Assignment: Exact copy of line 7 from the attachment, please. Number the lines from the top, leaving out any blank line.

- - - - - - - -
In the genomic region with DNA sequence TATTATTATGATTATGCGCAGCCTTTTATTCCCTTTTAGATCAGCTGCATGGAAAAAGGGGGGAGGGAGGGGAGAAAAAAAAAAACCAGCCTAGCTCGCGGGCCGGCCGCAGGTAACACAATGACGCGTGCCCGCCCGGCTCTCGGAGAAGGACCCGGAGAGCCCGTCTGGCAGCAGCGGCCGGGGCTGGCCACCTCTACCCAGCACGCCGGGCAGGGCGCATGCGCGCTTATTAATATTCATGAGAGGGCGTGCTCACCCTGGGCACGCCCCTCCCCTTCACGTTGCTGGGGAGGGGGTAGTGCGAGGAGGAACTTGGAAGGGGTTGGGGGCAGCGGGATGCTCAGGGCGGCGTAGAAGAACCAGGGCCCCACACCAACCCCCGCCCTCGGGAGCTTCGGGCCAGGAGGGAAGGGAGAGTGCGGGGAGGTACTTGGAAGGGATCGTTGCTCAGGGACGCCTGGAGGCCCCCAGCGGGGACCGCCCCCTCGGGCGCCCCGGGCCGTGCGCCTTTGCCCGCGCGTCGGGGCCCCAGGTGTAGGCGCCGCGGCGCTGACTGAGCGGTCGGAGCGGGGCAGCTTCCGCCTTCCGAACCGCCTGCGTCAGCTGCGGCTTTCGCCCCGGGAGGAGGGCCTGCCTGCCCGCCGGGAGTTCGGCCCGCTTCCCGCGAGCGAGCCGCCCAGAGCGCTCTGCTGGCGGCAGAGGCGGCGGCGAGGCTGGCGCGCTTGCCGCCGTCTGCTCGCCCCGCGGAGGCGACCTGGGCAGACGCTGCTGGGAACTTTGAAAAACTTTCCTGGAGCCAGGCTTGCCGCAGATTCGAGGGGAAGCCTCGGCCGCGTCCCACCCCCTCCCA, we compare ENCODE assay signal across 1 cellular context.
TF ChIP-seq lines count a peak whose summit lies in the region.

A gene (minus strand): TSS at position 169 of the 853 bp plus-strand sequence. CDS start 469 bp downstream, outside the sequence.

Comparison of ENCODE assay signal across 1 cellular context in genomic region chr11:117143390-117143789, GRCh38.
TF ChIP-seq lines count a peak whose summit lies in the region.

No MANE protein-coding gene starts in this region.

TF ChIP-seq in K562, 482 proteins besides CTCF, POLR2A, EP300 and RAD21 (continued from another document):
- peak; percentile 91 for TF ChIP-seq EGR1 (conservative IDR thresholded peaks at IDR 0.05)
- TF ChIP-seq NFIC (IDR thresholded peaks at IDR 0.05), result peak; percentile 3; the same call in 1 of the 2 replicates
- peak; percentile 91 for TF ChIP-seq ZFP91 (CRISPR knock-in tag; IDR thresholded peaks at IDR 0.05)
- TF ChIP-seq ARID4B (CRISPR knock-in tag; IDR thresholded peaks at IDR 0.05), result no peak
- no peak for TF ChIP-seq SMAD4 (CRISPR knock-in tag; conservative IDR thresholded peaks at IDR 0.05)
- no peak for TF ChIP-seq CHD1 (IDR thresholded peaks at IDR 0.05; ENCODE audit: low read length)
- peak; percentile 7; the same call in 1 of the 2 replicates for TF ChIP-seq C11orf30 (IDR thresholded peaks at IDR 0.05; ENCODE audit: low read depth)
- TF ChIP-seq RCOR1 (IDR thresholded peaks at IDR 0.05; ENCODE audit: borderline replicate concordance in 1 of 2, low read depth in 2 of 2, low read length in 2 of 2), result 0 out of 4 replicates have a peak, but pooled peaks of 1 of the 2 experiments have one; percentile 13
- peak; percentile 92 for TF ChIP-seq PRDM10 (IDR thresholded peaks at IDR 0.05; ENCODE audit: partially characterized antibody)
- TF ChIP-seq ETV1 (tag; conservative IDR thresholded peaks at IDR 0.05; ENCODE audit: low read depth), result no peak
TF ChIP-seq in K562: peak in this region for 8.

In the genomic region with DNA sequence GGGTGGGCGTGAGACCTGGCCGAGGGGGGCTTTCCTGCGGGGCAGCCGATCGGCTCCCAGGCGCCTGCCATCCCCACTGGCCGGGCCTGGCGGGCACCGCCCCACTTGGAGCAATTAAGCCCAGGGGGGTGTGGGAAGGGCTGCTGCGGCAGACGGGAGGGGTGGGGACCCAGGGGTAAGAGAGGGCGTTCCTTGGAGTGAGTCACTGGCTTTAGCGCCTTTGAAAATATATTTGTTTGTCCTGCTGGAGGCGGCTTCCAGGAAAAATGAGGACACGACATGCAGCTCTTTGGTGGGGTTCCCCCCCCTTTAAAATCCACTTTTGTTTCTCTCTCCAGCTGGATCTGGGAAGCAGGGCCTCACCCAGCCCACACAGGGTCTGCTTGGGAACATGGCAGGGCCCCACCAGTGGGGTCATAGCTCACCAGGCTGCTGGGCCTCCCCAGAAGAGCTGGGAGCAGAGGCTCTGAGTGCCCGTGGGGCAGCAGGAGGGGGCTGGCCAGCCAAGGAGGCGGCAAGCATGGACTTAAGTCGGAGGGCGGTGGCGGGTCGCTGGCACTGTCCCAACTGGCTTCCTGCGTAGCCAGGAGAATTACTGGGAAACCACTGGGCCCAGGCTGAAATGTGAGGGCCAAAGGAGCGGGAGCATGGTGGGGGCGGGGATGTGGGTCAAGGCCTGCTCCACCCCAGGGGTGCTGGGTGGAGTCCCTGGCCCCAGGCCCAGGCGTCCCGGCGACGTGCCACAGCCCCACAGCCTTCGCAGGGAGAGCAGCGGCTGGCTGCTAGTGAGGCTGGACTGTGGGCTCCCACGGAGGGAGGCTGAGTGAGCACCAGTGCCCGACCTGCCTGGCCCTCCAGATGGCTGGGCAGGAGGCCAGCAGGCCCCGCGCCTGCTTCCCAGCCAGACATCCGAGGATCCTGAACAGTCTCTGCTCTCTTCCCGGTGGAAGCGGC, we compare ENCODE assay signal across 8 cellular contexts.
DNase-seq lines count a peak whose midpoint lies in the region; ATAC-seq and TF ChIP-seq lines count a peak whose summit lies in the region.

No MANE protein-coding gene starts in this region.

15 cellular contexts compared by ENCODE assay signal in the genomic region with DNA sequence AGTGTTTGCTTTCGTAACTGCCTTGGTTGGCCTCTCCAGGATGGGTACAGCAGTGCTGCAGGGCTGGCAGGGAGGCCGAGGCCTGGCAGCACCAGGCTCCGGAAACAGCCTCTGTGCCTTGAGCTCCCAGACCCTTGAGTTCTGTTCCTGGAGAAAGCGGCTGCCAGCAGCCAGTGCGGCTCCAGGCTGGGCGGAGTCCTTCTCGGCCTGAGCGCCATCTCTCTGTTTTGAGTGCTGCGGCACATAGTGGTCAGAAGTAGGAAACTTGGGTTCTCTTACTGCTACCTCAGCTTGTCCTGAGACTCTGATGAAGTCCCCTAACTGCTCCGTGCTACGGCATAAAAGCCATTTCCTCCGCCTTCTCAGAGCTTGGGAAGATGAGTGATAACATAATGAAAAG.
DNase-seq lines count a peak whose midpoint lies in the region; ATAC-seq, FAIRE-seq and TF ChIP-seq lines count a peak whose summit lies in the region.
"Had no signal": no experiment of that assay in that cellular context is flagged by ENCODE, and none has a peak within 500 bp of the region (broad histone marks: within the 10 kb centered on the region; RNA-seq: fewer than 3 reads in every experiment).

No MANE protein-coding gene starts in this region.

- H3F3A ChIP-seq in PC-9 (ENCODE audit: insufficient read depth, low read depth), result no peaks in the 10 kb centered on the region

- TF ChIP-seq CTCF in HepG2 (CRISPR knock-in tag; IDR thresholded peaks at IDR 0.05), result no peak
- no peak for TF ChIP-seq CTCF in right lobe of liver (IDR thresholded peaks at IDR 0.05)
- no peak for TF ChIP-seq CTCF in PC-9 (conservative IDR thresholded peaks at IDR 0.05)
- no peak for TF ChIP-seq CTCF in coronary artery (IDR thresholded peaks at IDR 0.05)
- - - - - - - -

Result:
TF ChIP-seq in K562, 482 proteins besides CTCF, POLR2A, EP300 and RAD21 (continued from another document):